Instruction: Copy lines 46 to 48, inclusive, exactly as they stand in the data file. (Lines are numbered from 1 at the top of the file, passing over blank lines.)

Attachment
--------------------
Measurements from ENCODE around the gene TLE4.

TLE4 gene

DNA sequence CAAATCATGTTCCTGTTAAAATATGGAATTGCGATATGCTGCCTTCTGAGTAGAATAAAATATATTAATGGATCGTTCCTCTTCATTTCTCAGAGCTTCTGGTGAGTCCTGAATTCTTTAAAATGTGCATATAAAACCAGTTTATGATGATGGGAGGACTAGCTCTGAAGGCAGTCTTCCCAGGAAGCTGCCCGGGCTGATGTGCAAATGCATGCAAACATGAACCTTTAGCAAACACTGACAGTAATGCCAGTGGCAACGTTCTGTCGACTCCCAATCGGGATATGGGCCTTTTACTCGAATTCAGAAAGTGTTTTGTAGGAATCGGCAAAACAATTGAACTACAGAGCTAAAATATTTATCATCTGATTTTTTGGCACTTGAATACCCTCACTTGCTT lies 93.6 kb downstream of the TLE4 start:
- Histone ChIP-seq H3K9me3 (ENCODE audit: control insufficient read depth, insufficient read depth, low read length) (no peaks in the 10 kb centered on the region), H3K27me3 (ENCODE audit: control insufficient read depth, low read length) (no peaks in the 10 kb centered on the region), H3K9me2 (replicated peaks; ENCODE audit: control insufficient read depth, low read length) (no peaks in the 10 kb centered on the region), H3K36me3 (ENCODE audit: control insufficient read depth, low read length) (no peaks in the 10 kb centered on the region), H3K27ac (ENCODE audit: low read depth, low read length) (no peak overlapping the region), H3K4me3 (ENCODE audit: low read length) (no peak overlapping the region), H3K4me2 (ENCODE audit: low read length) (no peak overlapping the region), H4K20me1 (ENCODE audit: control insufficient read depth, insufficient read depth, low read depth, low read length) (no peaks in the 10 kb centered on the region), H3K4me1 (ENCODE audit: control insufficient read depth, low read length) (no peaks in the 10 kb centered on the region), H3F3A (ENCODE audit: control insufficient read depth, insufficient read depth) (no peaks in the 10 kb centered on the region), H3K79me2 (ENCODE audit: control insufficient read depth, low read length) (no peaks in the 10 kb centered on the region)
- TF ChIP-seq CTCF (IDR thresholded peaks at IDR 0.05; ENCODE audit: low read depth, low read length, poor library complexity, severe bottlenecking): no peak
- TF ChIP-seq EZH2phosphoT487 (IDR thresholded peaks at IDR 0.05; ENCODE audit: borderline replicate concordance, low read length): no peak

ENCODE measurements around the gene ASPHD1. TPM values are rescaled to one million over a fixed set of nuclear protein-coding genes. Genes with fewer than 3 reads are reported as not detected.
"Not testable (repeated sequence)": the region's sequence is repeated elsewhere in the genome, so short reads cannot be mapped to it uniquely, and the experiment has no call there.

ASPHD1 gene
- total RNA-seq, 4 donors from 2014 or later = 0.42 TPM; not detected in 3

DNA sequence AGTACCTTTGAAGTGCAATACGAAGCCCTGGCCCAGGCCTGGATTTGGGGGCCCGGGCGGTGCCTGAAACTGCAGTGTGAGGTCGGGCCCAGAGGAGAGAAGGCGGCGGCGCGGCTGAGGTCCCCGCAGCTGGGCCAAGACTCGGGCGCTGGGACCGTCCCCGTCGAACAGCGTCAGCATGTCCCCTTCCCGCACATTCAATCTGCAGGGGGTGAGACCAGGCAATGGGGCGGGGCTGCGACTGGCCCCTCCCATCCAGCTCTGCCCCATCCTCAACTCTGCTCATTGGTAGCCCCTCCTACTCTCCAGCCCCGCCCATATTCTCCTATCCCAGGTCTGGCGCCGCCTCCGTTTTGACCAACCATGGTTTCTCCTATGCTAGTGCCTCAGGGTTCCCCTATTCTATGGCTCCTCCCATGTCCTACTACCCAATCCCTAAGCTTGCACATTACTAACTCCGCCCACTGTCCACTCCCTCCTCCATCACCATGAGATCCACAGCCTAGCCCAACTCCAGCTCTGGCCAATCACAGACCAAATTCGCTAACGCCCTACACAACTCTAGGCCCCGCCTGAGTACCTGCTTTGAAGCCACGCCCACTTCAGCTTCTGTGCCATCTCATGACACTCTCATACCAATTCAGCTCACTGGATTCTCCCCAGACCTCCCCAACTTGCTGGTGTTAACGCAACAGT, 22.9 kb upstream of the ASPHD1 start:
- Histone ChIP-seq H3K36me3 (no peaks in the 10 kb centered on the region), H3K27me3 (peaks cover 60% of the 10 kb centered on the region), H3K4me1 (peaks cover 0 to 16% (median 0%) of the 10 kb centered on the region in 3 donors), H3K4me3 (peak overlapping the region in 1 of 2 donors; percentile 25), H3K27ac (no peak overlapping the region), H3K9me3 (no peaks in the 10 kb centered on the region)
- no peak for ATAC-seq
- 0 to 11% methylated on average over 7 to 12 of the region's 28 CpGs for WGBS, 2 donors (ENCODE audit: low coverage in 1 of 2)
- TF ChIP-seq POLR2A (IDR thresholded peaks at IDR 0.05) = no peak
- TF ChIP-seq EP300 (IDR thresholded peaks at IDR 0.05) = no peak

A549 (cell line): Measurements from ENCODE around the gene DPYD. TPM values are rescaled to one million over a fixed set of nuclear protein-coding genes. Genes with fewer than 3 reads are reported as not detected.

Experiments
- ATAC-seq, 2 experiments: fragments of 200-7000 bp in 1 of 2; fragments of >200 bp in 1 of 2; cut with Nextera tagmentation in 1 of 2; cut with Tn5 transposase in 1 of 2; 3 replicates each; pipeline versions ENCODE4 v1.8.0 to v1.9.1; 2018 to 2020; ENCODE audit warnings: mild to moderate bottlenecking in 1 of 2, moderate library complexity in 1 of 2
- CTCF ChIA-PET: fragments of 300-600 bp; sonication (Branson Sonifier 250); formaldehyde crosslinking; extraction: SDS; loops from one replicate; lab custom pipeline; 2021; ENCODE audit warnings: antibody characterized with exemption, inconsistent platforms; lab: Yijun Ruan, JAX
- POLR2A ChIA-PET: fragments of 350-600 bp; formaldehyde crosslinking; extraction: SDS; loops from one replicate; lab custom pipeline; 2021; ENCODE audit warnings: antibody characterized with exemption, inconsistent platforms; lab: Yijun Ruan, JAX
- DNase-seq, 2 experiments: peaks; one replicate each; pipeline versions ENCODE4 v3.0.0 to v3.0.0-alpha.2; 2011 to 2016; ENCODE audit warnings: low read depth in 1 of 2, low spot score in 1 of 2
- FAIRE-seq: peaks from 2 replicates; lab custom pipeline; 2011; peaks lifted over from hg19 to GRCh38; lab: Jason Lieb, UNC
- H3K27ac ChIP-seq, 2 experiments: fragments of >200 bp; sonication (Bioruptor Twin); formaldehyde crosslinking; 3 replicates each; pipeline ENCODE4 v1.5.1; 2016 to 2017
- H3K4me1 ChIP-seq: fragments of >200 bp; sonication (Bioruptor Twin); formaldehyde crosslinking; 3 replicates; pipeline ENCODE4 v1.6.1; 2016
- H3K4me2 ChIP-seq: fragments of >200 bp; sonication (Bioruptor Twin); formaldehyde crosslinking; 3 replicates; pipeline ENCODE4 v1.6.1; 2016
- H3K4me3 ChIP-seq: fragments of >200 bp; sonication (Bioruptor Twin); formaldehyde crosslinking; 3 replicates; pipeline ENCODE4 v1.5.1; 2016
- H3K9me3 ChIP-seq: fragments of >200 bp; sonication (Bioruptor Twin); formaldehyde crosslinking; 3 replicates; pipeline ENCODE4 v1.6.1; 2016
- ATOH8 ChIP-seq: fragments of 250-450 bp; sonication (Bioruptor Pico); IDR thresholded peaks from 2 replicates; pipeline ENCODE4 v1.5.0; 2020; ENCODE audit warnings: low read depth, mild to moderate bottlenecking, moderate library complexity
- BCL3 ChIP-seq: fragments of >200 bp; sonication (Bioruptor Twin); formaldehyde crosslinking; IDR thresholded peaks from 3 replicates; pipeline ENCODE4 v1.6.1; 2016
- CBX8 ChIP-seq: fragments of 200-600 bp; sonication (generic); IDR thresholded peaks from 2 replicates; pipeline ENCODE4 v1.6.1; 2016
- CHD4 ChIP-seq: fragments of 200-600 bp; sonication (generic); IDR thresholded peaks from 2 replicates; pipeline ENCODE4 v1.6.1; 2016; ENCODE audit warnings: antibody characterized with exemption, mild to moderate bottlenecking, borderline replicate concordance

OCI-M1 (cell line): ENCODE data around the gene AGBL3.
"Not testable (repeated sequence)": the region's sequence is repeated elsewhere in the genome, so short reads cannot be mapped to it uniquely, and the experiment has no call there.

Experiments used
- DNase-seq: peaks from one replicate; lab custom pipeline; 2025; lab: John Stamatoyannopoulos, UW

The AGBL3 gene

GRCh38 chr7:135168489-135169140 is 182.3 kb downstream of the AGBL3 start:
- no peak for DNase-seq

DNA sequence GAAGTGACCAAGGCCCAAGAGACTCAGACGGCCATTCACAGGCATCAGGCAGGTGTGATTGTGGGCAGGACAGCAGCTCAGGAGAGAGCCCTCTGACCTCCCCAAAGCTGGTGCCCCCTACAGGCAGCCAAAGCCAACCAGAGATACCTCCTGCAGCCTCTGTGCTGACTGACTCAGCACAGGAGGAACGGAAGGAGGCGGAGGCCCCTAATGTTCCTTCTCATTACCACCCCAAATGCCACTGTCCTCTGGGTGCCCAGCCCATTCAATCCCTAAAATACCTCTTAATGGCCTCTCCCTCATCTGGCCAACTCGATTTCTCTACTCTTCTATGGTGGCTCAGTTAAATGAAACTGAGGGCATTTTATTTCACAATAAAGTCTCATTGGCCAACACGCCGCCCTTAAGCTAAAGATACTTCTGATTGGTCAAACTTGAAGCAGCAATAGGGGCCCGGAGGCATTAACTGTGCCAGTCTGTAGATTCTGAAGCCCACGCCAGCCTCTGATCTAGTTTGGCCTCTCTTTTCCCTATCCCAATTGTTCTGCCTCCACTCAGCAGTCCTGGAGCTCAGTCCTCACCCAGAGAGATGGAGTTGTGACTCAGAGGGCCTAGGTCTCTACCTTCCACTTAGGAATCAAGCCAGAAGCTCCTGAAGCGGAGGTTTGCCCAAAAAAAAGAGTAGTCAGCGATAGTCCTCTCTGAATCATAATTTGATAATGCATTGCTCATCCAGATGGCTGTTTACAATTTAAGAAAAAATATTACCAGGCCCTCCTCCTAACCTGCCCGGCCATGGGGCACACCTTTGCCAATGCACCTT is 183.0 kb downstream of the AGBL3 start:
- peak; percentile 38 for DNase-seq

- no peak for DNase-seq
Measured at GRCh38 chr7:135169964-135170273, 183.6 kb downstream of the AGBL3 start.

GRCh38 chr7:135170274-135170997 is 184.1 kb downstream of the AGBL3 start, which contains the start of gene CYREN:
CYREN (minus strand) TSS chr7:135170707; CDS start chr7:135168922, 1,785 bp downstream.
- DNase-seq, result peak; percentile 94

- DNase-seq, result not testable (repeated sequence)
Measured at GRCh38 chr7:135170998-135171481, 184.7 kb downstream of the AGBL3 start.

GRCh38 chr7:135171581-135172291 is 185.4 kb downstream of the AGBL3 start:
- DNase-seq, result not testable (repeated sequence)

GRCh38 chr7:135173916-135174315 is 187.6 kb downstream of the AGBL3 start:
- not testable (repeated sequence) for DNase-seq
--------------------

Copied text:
- DNase-seq, result peak; percentile 94

- DNase-seq, result not testable (repeated sequence)
Measured at GRCh38 chr7:135170998-135171481, 184.7 kb downstream of the AGBL3 start.